I just may lose my cookies if I hear another comment about a child needing to "find his passion." The latest one came from the mother of a 9 year old. Disenchanted with the local public school, her daughter was applying to a competitive private school. She was convinced that the only way this child would win one of the coveted spots would be by demonstrating that she had developed passion about something, anything. The problem was that this little girl loved it all. The mother complained, "She hasn't narrowed down her interests like other kids have." Are you kidding? That's what I call a good problem. She was serious.
One of the key components in the new sport of Competitive Child Raising seems to be the misguided notion that children tween-age and even younger are supposed to know their calling. (Assuming that the child will live well into his 80's, that means the flame of passion is supposed to last for 70 years, by the way.) And I am not sure who is more stressed by this search, the parent or the child.
Proponents of the pursuit of passion feel that once the child finds what he was "meant to do," where his talent lies, and what he loves best, he'll be on his way to a successful life...to say nothing of a full scholarship to his university of choice! I don't think so.
In the olden days (as we used to say), kids grew up, chose and were educated or apprenticed for a career, and stuck to it forever and ever. Today, not only do many kids enter college not at all sure of what they will do upon graduation, but the ones who do, often change direction. College graduates enter a field and after some time, decide it's not for them. People in their 40's and 50's change careers, still searching for their "thing." Times have really changed. Why do we expect children to find their passion?
I have a friend whose daughter's passion was ballet, and passionate is what she was. She lived and breathed ballet. In fact, her entire childhood until college, was spent at after-school and weekend ballet practice, especially during Nutcracker season. Summers were spent at ballet camp, family vacations planned around ballet productions. New York Ballet Company here I come! Today this college graduate is teaching English at the local community college, happy as can be. So much for her life's passion. It was more of a temporary obsession.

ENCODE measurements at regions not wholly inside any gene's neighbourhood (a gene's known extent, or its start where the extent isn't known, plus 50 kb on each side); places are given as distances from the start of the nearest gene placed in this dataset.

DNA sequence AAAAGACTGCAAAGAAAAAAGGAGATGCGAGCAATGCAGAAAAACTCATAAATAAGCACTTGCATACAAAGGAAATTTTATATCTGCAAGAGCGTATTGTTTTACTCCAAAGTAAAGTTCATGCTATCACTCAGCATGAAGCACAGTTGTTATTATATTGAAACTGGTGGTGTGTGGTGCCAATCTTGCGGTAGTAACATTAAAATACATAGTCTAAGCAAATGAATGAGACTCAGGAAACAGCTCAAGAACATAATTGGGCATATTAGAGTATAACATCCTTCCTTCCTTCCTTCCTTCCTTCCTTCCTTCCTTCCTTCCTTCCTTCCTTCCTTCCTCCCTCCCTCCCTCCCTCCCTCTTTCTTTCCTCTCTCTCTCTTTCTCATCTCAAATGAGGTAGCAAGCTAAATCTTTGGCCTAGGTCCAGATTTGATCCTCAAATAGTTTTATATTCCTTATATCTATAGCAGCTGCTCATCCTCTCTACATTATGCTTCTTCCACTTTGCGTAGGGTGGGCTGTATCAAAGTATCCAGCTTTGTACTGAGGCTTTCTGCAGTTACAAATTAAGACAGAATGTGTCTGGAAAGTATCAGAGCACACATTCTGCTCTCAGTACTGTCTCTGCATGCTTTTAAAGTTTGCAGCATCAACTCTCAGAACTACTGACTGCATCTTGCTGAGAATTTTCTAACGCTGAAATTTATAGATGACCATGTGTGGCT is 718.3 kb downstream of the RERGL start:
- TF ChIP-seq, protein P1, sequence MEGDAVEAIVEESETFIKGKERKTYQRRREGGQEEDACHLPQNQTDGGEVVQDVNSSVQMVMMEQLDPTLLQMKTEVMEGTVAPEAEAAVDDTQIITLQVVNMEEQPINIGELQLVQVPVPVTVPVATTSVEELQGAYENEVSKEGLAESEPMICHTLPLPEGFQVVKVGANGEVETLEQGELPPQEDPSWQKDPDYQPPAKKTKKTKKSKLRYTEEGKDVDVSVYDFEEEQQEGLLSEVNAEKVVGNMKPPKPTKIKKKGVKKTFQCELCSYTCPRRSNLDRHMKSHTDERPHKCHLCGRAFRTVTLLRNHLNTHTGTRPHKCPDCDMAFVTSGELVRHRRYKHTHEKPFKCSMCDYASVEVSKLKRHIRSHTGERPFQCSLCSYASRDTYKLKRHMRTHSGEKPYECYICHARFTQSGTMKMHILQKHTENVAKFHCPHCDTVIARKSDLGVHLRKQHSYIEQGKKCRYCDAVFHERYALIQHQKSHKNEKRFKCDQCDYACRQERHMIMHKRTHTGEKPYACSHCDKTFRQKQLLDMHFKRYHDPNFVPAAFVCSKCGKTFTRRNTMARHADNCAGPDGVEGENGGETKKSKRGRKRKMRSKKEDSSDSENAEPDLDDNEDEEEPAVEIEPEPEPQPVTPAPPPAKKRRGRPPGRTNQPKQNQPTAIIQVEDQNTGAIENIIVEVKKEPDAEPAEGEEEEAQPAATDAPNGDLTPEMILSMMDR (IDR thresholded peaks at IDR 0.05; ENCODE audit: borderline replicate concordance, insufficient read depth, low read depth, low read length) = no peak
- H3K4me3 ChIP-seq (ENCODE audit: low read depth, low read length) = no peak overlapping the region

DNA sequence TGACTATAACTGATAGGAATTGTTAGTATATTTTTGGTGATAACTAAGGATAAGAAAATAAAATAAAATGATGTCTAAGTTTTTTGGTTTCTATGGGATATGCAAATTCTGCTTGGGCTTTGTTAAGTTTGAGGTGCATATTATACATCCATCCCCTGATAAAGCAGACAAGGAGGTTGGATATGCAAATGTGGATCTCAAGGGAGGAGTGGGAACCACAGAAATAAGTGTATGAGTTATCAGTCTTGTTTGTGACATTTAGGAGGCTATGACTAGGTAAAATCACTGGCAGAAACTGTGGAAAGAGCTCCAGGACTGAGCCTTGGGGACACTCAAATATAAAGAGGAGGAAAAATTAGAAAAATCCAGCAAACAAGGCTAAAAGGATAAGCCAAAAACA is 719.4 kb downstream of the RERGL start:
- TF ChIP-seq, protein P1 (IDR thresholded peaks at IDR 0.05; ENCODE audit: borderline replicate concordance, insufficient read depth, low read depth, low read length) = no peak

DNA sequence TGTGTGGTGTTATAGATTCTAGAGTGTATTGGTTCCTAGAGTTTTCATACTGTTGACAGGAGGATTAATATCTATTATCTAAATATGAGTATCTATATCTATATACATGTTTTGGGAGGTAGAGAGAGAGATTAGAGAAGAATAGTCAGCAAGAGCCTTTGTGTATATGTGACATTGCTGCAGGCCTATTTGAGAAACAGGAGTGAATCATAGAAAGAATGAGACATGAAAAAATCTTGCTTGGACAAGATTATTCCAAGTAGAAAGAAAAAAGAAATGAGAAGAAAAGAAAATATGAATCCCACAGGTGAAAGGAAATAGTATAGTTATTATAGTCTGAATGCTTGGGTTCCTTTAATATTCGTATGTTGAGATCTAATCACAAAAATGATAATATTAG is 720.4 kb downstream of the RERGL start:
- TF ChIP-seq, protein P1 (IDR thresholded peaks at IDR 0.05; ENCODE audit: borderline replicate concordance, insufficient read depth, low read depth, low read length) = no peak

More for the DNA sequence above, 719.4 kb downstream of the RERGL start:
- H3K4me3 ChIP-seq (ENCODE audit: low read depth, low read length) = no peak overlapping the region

The pursuit of passion is making a mess of family life. Parents offer their children a tasting menu of activities, hoping to find the one. Each season a new activity is sampled with all its trappings: uniforms, gear, schedule changes, carpool arrangements and practice. And when you hit the jackpot, add tutors, trainers and specialized coaches to the calendar. Every day of the week is filled with passion prep. What happens to free time? Where are the carefree childhood years? When are the family meals or family game night? No time, the underwater basket weaving coach is on the way.
And someone please explain why parents today feel they must pursue everything in which the child shows a fleeting interest or maybe demonstrates some talent. Maybe playing the bongos is his calling. Quick, call an instructor! Parents can actually extinguish the very spark of interest by lighting a backfire of lessons, coaches, and activity immersion. Sometimes dabbling at this and that during the child's unstructured time -- wandering, exploring, discovering, and developing an interest on his own -- is plenty good enough. Not every fancy has to be maximized.
Children need to experience a whole lot of life before they should be expected to find and settle down into one "shoe that fits." It is true that some people actually do have a calling, maybe even at a very young age, one on which they build a career. But most of us don't. Most people have hobbies and avocations, interests and specialties that ebb and flow, but they aren't necessarily their life's passion and work. Is it reasonable to expect a child to discover a passion -- the one great love for which he will suffer the ups and downs, wins and losses, aches and pains -- if he doesn't have the miles and perspective that only experience can bring? Kids are fickle. What they love today, they just may hate tomorrow, especially if their best friend isn't doing it too.
Rather than searching for your child's passion, pay attention and know him. While you hoped you would have an artist, working in the garden may be your daughter's thing this year. Even though Dad is a basketball fiend, your son may have no interest in sports. Maybe his team sport will be a drama production. (It is a team, after all.) Just because all the other kids are playing soccer doesn't mean your child should. What lights your child's fire, sparks his interest? Try to follow his lead, be his cheerleader, help him to pursue the sparks in his life, and even join him in his interest. You can't make passion happen, and you sure can't buy it. Passion develops on its own schedule, and it just may happen long after childhood.
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